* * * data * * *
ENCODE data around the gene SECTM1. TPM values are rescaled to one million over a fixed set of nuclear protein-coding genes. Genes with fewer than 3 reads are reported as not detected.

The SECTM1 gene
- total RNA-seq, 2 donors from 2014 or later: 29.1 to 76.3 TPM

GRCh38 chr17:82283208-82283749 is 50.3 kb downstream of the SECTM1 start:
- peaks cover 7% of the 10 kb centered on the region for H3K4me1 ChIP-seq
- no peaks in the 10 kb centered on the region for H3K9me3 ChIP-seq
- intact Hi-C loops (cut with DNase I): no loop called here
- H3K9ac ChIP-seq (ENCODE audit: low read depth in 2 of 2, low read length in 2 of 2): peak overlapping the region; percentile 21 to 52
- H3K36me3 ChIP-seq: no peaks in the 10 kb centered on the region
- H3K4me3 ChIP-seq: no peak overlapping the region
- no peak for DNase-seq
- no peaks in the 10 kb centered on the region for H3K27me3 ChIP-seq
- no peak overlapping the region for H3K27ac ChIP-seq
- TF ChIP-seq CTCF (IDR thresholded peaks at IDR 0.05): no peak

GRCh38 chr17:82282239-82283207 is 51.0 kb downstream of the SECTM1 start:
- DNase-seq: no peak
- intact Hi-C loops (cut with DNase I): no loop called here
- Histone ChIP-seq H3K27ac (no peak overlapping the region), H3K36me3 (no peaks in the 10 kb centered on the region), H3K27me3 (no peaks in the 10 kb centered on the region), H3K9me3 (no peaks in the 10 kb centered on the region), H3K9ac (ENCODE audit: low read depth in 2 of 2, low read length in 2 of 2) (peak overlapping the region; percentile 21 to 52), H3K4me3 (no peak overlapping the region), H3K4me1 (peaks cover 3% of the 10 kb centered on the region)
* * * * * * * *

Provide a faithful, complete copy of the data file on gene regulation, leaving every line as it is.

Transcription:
ENCODE data around the gene SECTM1. TPM values are rescaled to one million over a fixed set of nuclear protein-coding genes. Genes with fewer than 3 reads are reported as not detected.

The SECTM1 gene
- total RNA-seq, 2 donors from 2014 or later: 29.1 to 76.3 TPM

GRCh38 chr17:82283208-82283749 is 50.3 kb downstream of the SECTM1 start:
- peaks cover 7% of the 10 kb centered on the region for H3K4me1 ChIP-seq
- no peaks in the 10 kb centered on the region for H3K9me3 ChIP-seq
- intact Hi-C loops (cut with DNase I): no loop called here
- H3K9ac ChIP-seq (ENCODE audit: low read depth in 2 of 2, low read length in 2 of 2): peak overlapping the region; percentile 21 to 52
- H3K36me3 ChIP-seq: no peaks in the 10 kb centered on the region
- H3K4me3 ChIP-seq: no peak overlapping the region
- no peak for DNase-seq
- no peaks in the 10 kb centered on the region for H3K27me3 ChIP-seq
- no peak overlapping the region for H3K27ac ChIP-seq
- TF ChIP-seq CTCF (IDR thresholded peaks at IDR 0.05): no peak

GRCh38 chr17:82282239-82283207 is 51.0 kb downstream of the SECTM1 start:
- DNase-seq: no peak
- intact Hi-C loops (cut with DNase I): no loop called here
- Histone ChIP-seq H3K27ac (no peak overlapping the region), H3K36me3 (no peaks in the 10 kb centered on the region), H3K27me3 (no peaks in the 10 kb centered on the region), H3K9me3 (no peaks in the 10 kb centered on the region), H3K9ac (ENCODE audit: low read depth in 2 of 2, low read length in 2 of 2) (peak overlapping the region; percentile 21 to 52), H3K4me3 (no peak overlapping the region), H3K4me1 (peaks cover 3% of the 10 kb centered on the region)